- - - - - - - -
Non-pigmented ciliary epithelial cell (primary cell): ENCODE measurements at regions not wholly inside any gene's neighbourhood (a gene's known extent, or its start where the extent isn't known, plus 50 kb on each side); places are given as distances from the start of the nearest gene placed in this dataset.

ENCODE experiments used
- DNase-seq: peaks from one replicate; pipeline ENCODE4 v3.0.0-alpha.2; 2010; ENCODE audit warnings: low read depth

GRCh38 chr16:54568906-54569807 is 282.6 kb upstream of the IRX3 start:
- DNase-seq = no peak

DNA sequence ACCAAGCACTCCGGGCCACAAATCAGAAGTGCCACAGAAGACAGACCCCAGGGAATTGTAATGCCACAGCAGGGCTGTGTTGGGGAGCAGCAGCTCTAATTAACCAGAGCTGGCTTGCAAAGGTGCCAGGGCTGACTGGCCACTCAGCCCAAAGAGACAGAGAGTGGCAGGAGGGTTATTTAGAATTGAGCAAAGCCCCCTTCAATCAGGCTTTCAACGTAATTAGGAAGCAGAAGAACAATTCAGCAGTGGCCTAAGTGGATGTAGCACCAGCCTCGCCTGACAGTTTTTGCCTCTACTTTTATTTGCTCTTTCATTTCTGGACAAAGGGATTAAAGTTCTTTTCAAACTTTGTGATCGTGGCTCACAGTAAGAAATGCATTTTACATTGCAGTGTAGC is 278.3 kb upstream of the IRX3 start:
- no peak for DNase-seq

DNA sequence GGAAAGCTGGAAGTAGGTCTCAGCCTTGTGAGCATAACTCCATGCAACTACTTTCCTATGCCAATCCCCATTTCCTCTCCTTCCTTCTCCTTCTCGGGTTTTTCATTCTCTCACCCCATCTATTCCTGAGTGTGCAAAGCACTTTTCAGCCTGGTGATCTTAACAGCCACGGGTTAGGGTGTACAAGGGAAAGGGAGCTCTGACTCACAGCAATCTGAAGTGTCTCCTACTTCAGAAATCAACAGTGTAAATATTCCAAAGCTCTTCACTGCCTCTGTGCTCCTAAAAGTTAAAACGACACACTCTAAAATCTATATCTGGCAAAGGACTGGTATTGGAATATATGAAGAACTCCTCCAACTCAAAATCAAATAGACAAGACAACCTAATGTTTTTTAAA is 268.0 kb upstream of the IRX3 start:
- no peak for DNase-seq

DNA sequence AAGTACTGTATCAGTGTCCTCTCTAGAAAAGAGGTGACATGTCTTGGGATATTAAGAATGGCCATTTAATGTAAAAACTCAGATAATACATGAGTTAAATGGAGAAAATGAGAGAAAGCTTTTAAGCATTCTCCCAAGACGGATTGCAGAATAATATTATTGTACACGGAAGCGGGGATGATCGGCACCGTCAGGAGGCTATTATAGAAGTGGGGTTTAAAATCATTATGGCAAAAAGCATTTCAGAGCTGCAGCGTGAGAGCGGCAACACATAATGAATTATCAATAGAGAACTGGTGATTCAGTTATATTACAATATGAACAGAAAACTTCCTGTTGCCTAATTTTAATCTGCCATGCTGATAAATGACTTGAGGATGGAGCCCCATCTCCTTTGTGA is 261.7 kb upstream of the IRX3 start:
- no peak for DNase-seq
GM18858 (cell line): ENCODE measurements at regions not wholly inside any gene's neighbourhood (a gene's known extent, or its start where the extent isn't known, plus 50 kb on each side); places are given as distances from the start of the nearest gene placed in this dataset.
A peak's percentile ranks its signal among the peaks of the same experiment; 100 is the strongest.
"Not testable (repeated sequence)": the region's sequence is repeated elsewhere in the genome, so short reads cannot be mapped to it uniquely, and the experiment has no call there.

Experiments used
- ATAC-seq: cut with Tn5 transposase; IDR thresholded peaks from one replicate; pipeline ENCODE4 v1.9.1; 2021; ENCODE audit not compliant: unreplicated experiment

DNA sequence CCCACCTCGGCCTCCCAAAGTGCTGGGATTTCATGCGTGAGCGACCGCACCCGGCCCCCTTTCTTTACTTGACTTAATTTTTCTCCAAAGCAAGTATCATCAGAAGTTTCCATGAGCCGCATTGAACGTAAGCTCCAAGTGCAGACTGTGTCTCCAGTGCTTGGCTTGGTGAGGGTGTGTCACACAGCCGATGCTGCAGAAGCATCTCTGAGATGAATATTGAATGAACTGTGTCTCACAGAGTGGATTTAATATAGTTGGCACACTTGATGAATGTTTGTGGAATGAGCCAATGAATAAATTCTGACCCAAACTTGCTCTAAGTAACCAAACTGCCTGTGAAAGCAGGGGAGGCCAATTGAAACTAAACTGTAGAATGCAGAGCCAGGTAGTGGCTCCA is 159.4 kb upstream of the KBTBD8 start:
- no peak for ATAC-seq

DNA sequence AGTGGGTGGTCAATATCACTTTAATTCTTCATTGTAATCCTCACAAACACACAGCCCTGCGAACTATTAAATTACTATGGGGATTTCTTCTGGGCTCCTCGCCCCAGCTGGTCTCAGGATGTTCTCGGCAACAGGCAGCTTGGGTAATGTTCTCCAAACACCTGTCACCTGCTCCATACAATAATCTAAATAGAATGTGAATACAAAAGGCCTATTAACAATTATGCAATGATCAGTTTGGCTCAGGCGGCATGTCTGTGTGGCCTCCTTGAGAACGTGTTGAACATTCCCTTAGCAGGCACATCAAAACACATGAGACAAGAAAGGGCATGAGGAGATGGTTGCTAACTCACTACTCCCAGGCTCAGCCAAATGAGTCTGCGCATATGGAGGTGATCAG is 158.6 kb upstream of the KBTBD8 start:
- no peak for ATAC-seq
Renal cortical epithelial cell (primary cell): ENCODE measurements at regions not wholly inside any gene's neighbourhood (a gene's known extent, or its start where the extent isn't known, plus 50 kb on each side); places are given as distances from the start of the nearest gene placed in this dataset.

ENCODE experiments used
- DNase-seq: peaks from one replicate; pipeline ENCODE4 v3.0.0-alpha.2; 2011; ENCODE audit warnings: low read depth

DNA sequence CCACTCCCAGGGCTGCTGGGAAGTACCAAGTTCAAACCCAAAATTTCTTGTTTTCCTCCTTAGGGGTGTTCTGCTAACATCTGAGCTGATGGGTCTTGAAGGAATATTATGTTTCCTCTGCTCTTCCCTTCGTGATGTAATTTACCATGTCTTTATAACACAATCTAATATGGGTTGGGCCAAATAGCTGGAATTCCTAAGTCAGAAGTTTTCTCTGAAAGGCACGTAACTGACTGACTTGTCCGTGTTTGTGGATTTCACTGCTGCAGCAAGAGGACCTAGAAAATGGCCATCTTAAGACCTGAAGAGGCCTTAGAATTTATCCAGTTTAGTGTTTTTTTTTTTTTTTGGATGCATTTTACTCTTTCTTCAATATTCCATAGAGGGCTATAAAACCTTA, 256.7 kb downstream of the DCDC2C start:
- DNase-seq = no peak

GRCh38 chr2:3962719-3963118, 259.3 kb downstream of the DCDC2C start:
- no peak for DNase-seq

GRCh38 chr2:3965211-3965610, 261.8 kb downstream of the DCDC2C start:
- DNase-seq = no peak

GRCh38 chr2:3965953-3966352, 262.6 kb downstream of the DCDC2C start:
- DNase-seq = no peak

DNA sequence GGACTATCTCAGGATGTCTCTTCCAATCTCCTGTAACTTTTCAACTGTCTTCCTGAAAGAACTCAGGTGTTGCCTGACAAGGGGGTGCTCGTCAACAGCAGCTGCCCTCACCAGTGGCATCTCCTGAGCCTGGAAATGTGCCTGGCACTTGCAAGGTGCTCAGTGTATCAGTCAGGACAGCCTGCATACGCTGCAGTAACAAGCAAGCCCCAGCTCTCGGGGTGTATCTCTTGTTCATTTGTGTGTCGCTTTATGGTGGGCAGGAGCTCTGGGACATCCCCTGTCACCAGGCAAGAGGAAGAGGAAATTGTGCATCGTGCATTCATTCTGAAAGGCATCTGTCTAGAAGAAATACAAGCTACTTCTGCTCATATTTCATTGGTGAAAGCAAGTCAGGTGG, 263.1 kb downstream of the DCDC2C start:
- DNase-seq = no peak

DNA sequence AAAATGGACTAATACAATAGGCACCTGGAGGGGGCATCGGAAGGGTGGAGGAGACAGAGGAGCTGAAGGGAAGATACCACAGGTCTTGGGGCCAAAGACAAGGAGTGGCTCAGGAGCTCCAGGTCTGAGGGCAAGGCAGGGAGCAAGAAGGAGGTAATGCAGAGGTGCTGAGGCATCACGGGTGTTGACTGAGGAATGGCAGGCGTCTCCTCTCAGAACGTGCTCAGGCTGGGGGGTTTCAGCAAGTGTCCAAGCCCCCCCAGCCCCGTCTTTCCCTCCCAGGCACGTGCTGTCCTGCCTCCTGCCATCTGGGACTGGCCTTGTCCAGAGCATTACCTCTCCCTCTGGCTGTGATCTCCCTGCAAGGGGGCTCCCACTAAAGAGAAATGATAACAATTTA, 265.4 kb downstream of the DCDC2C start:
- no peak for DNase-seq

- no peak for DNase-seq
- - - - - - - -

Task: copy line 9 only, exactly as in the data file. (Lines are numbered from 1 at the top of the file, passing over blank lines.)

- no peak for DNase-seq